The latest Public Health England (PHE) report on prescription medications is evidence of a “severe lack of alternatives to drug therapies for many conditions”, according to Professor Helen Stokes-Lampard, Chair of the Royal College of General Practitioners (RCGP).
The report stated that one in four adults in England were prescribed benzodiazepines, z-drugs, gabapentinoids, opioids, or antidepressants in 2017-2018. Between 2015 to 2016 and 2017 to 2018 the rate of prescribing for antidepressants increased from 15.8 per cent of the adult population to 16.6 per cent and for gabapentinoids from 2.9 per cent to 3.3 per cent.
Responding to the report, Professor Stokes-Lampard said: "This report analyses prescribing data for medications that when prescribed appropriately can be effective and beneficial for many patients and it shows that the vast majority of prescriptions issued are short term, and that we are seeing a decline in opioid prescriptions for chronic pain, both of which are encouraging trends.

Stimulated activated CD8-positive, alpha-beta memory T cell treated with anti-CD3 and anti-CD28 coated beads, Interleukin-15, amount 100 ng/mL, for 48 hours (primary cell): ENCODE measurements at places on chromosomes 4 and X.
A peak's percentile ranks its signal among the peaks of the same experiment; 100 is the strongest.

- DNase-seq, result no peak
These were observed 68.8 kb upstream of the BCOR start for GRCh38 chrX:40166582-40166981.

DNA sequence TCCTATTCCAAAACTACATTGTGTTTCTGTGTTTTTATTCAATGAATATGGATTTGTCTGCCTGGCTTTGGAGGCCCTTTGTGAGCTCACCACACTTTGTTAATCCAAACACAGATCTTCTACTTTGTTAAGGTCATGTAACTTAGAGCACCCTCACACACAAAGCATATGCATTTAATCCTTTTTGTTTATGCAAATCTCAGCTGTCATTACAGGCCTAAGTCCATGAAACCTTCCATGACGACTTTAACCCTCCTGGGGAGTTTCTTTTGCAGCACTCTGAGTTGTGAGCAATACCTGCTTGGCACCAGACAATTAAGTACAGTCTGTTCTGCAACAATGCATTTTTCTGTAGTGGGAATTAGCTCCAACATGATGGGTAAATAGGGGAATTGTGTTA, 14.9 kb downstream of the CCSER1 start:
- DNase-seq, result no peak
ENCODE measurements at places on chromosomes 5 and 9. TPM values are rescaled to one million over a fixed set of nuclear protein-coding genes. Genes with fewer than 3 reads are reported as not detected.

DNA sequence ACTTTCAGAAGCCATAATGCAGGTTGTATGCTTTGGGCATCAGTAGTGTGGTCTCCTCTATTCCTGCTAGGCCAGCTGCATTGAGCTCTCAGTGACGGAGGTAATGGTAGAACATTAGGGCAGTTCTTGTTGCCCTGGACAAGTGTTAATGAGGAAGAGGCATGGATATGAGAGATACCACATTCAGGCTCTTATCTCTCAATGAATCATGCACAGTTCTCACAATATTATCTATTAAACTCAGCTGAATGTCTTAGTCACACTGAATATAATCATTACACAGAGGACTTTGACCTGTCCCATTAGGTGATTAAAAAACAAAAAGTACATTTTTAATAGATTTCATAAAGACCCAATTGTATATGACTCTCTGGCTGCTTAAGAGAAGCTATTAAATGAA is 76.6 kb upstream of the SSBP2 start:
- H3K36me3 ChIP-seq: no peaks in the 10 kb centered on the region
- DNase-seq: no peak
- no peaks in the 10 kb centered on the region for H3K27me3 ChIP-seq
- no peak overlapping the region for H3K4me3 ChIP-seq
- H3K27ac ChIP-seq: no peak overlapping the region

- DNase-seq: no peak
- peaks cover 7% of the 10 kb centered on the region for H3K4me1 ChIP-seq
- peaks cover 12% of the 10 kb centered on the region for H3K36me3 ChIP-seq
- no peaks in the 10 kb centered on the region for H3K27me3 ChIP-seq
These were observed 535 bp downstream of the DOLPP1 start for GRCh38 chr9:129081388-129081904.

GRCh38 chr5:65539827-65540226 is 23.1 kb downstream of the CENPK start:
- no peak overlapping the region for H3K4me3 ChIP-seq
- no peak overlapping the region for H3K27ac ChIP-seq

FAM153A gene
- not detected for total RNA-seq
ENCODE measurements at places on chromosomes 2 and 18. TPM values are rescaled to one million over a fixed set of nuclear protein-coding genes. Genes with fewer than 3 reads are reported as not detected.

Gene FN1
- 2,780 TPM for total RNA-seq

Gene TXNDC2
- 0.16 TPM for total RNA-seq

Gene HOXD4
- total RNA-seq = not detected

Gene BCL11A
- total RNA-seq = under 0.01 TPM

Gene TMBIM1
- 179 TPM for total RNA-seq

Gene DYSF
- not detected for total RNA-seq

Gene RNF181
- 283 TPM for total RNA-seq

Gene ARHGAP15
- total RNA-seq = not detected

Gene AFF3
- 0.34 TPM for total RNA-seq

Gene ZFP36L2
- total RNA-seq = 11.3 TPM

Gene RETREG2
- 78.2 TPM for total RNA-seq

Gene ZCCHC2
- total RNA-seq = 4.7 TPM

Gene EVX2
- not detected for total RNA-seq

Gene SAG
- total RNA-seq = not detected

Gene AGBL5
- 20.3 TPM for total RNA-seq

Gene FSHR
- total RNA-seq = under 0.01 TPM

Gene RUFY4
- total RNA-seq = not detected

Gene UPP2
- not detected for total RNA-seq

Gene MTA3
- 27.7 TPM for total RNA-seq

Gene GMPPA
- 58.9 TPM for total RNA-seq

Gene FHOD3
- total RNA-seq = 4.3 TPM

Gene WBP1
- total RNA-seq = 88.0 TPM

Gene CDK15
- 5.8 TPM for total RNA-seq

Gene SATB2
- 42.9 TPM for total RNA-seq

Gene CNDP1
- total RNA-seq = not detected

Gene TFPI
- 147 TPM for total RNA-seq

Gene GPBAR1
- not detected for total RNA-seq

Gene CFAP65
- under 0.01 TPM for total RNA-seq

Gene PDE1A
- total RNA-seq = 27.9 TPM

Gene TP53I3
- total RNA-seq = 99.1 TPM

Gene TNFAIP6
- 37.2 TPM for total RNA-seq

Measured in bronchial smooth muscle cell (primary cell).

"What it also indicates is the severe lack of alternatives to drug therapies for many conditions and, where effective alternatives are known and exist, inadequate and unequal access to them across the country,” she said.
"Whilst the vast majority of prescriptions will be appropriate, if we are to reverse the prescribing trends outlined in this report, GPs need better access for our patients to alternative therapies in the community. We also need more high-quality research into alternatives to drug therapies in general as well as around dependence and withdrawal, and for this to shape the clinical guidelines that GPs use to inform our practice," she stated.